This is a summary of an #ELTchat that took place on Twitter on April 17, 2019 and then ran in a slowburn mode for the next 24 hours. I took part in it because I had recently suggested discussing the topic. The idea had taken shape in the comments under a blog post on Small Talk I had recently written (click here– all hyperlinks open in new tabs. It was in fact @haannaahmac who is the author of the idea that there should be a small talk map of the world available for the ELT teachers to consult when they are preparing their lessons on this subject. I immediately became very fond of the idea, brought it up on Twitter and @Marisa_C agreed to make it an #ELTchat topic.
The chat began by the participants specifying the topic. @SueAnnan asked for a definition:
I tweeted that I meant social situations in which the parties didn’t know one another well or at all, such as picking up a visitor or small talk before a meeting began and @SueAnnan mentioned having taught a lesson on small talk recently, in which she dealt with taboo topics, showing interest, but alo intonation patterns.
Importance of Small Talk
Conversation then drifted to how important small talk was and this is where opinions started to vary. @EWorld2019 was of the opinion that small talk is important as a good icebreaker and no special talent was needed. @SueAnnan suggested than everybody liked talking about themselves. I, on the other hand, pointed out that Czechs aren’t particularly keen on engaging in small talk. They either prefer going straight to the topic or quickly try to find common ground and talk about things of interest to everyone. I gave an example of the question “How are you?” – we Czechs tend to view it as a genuine question and actually answer it with an account of what has been going on, which might cause some intercultural misunderstanding. Surprisingly, @jonjoTESOL shared this view:
He went on to say that he declines giving a “canned” response to this question, preferring instead to offer an honest answer.
Other than honesty versus politeness, the factors contributing to small talk mentioned were that of creating rapport by @MoreMsJackson, permitted and non-permitted subjects by @Marisa_C and non-verbal cues by @jonjoTESOL.
The Map of Small Talk
We then moved onto discussing the shared platform for small talk around the globe. @fionaljp suggested going “live” with the #ELTchat to discuss it and using the #smalltalk hashtag on Twitter while I put forward the idea of a collaborated e-book. We also talked about using Padlet or a shared Google Doc, but @Marisa_C beat us all to it by instantly creating a ZeeMap on the ELTchat blog where we can all contribute with local information about small talk rules. To be honest, I am not sure yet how the contributions can be made, but am hoping the #ELTchat moderators will perhaps post the instructions of use there.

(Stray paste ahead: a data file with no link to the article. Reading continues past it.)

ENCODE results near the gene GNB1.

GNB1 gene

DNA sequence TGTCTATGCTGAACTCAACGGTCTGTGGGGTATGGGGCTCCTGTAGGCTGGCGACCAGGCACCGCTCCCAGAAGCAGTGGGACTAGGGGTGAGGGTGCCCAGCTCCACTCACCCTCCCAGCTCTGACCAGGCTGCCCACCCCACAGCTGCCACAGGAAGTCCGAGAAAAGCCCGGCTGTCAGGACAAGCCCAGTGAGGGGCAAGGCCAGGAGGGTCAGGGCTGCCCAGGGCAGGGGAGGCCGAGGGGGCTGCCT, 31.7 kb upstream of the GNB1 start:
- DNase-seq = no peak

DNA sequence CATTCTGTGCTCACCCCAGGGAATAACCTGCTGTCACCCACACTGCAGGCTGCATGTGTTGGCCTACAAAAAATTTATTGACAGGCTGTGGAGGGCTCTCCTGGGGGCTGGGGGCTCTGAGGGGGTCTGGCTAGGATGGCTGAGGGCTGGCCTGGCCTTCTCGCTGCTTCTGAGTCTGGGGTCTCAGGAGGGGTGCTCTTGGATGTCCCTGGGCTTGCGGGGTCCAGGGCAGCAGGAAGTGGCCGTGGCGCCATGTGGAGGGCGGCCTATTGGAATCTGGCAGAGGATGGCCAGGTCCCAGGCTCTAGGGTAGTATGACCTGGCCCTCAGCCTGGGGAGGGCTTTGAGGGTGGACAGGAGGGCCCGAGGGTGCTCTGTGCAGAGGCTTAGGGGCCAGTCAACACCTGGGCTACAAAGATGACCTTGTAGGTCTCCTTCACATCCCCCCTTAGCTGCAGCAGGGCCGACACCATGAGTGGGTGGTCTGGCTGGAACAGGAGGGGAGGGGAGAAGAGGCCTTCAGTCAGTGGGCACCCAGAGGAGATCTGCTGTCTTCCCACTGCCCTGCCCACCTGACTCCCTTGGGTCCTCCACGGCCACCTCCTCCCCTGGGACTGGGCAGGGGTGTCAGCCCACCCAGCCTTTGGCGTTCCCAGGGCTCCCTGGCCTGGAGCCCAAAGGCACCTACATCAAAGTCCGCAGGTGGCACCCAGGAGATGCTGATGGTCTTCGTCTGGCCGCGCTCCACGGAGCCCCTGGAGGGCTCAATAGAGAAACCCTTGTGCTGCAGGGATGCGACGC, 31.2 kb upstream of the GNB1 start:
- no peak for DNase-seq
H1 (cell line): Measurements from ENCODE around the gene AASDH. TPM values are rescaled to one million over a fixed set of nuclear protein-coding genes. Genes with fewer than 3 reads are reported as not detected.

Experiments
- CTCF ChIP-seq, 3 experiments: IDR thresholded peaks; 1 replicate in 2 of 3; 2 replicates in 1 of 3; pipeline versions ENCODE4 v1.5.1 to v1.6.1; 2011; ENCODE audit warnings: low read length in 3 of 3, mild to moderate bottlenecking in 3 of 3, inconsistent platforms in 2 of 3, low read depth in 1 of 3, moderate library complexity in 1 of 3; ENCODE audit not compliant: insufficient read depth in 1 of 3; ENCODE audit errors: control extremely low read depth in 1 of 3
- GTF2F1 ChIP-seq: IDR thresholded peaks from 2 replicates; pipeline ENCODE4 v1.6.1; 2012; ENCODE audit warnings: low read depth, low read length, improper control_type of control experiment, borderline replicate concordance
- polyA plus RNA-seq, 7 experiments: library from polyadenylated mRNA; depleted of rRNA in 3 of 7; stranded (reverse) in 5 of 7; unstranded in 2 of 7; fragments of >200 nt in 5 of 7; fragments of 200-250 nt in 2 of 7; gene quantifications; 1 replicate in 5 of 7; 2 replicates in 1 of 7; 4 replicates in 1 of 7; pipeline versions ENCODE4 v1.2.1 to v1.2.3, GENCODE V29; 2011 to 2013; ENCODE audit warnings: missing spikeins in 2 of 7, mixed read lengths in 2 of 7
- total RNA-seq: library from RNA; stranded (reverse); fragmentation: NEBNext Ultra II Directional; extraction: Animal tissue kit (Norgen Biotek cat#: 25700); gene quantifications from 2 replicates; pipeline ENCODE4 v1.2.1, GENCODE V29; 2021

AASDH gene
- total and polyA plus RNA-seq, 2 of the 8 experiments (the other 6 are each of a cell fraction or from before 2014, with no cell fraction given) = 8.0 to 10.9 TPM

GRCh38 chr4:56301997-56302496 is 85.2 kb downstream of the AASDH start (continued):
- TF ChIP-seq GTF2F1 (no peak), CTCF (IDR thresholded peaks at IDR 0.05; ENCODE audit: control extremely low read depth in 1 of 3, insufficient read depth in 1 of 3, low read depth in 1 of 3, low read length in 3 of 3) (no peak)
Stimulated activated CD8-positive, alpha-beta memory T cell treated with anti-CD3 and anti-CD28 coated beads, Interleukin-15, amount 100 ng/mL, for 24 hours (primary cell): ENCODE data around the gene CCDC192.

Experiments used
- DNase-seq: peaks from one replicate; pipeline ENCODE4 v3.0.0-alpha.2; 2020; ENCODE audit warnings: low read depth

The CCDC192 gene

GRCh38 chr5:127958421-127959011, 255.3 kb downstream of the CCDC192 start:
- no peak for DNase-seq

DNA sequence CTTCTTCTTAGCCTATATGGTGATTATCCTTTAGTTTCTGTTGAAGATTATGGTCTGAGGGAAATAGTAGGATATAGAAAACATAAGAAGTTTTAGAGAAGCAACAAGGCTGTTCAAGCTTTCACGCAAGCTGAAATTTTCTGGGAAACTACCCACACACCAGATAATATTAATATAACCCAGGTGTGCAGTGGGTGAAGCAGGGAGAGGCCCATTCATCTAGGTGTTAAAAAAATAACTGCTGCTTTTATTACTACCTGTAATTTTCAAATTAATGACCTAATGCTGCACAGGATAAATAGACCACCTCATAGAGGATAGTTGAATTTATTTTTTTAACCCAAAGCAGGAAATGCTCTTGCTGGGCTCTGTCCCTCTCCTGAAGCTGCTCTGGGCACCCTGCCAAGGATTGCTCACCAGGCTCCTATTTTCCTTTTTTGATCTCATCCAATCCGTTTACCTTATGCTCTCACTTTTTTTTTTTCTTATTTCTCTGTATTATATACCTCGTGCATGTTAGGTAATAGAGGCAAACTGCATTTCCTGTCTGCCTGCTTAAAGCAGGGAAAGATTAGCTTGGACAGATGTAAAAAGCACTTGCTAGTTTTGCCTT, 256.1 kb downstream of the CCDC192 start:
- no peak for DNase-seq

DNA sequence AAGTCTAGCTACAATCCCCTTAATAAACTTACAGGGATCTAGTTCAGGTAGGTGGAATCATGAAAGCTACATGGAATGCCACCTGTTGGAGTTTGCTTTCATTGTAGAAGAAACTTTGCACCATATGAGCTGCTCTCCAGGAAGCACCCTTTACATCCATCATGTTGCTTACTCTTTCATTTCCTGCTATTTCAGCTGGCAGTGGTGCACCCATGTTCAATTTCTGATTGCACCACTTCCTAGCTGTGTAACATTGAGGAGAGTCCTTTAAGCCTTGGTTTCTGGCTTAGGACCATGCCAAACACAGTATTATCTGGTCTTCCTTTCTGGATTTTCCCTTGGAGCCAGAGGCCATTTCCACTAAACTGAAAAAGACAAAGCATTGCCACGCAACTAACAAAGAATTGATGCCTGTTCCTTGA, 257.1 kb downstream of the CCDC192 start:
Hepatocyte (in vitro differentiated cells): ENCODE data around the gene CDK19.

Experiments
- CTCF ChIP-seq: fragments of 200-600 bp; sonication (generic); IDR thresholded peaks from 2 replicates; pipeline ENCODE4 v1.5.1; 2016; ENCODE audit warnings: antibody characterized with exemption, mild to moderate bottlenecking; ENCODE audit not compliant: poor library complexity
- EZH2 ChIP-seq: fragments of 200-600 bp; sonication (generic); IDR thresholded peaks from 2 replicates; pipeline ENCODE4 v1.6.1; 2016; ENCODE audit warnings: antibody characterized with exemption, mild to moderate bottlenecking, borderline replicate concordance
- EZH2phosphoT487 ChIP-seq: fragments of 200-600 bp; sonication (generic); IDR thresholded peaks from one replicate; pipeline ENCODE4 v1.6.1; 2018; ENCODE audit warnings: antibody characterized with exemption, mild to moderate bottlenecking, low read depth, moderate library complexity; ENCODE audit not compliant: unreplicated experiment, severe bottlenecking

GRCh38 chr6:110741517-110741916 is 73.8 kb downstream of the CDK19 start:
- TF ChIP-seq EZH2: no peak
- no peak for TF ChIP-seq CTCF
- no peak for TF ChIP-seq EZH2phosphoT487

Call to Action
I am strongly convinced that this ZeeMap is going to be a life-changing tool for the ELT teachers around the globe. Imagine you no longer have to search the internet for ideas when you are about to teach a Small Talk lesson. All you would need to do is to access the map and find relevant information.
That is why I would really love this to happen and if you can, do post some info about “small talk rules” in your countries, wherever you are. Because, as @EWorld2019 said, finding relevant, easily available information might save us from potentially embarrassing situations.
Many of the participants have shared their, often very amusing, stories with small talk. I think they perfectly illustrate that there isn’t just one way to go about small talk, and the role of us, teachers, is not only to teach the correct language, but also to facilitate these intercultural aspects.
Here are some of the stories, enjoy!
Greece and Scotland:
Catholic or Protestant?
Finally, I’d like to thank the #ELTchat moderators for organising this chat and sharing my excitement in the shared Small Talk platform. I really appreciate I am part of such a collegial group of people.
Lastly, please do comment and contribute your ideas, remarks or objections!
2 thoughts on “Small Talk Around the World”
Hi Kamila. In all the countries I’ve lived in the weather has been the go-to conversation starter (UK, France, Spain). I’ve noticed in Spain, where possible, people will try and find someone you know in common as this is how many seem to form a connection. At least in English we don’t have the tu/vous or tu/usted issue to contend with when we make small talk. I’m interested to see how this idea progresses.
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Hi Geraldine, thank you for reading, commenting and spreading the word about this chat! I think weather is a great topic, too. It’s easy enough and important to everyone. If I have a 121 Czech student, I teach talking about the weather very early, and the students are then so happy to have successful little small talk 🙂 In Czech we would tend to use the formal “vous” at first, but often you have to switch to “tu” and that requires some complicated language+knowing the right verb form. So indeed, in that regard, English is easier. I’d love to see that map happen, so we shall see 🙂 Cheers!